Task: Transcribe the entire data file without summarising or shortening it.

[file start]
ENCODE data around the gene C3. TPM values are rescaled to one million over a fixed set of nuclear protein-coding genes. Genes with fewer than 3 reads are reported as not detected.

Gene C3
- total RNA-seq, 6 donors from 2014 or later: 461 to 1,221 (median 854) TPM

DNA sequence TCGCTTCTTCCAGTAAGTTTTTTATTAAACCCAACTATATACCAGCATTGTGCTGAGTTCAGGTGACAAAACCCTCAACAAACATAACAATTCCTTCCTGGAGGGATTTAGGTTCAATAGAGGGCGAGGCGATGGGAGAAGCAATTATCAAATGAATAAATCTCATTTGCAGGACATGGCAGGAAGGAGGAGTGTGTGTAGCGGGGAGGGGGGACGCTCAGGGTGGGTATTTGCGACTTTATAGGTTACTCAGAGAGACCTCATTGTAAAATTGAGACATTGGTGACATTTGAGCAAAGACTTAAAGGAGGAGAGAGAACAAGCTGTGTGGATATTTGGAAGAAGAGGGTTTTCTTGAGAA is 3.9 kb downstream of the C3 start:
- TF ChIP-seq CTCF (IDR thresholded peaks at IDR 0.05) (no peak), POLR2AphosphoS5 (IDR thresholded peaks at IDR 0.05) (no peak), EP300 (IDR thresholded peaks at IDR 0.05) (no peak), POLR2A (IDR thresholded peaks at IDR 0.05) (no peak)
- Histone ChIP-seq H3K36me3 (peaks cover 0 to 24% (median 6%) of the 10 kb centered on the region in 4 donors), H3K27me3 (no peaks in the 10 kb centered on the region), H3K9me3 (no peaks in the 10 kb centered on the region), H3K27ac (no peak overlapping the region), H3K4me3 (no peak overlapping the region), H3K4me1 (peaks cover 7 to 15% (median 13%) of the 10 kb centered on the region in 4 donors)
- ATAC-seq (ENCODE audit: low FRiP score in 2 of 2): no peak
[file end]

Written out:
ENCODE data around the gene C3. TPM values are rescaled to one million over a fixed set of nuclear protein-coding genes. Genes with fewer than 3 reads are reported as not detected.

Gene C3
- total RNA-seq, 6 donors from 2014 or later: 461 to 1,221 (median 854) TPM

DNA sequence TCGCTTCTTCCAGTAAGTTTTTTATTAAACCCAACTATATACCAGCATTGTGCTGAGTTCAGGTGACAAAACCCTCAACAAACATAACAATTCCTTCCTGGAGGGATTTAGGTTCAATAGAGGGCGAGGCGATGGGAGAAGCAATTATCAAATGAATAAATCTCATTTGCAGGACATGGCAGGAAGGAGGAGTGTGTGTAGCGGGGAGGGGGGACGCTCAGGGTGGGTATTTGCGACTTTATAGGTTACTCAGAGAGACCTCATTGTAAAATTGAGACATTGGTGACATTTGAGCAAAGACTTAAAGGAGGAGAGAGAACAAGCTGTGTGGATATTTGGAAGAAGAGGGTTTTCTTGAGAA is 3.9 kb downstream of the C3 start:
- TF ChIP-seq CTCF (IDR thresholded peaks at IDR 0.05) (no peak), POLR2AphosphoS5 (IDR thresholded peaks at IDR 0.05) (no peak), EP300 (IDR thresholded peaks at IDR 0.05) (no peak), POLR2A (IDR thresholded peaks at IDR 0.05) (no peak)
- Histone ChIP-seq H3K36me3 (peaks cover 0 to 24% (median 6%) of the 10 kb centered on the region in 4 donors), H3K27me3 (no peaks in the 10 kb centered on the region), H3K9me3 (no peaks in the 10 kb centered on the region), H3K27ac (no peak overlapping the region), H3K4me3 (no peak overlapping the region), H3K4me1 (peaks cover 7 to 15% (median 13%) of the 10 kb centered on the region in 4 donors)
- ATAC-seq (ENCODE audit: low FRiP score in 2 of 2): no peak